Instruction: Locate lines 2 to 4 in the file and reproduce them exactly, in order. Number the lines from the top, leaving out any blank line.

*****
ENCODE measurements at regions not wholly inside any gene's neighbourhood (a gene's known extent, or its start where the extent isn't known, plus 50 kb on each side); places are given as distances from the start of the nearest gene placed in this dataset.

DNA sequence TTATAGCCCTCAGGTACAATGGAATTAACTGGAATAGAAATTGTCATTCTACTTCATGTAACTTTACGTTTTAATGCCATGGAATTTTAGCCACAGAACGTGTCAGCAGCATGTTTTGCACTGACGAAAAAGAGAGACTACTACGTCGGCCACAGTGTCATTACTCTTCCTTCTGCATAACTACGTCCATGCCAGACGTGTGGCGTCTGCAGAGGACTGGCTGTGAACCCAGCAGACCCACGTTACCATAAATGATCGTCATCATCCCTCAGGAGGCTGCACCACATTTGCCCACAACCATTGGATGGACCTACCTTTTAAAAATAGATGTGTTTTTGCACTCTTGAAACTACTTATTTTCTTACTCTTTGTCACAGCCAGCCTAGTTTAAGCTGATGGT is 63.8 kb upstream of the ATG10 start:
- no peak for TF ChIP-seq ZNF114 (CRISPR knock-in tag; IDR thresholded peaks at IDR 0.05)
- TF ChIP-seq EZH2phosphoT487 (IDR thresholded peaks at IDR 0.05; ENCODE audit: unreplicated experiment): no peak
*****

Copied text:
DNA sequence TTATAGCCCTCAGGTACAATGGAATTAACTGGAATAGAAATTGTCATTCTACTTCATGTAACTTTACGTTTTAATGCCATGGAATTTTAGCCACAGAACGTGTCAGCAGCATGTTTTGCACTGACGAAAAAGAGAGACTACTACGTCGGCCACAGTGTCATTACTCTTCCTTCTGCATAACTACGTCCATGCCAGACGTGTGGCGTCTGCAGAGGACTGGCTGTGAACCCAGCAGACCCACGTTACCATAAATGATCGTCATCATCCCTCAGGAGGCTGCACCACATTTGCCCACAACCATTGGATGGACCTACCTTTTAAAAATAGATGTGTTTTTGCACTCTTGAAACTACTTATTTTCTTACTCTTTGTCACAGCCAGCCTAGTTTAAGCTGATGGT is 63.8 kb upstream of the ATG10 start:
- no peak for TF ChIP-seq ZNF114 (CRISPR knock-in tag; IDR thresholded peaks at IDR 0.05)
- TF ChIP-seq EZH2phosphoT487 (IDR thresholded peaks at IDR 0.05; ENCODE audit: unreplicated experiment): no peak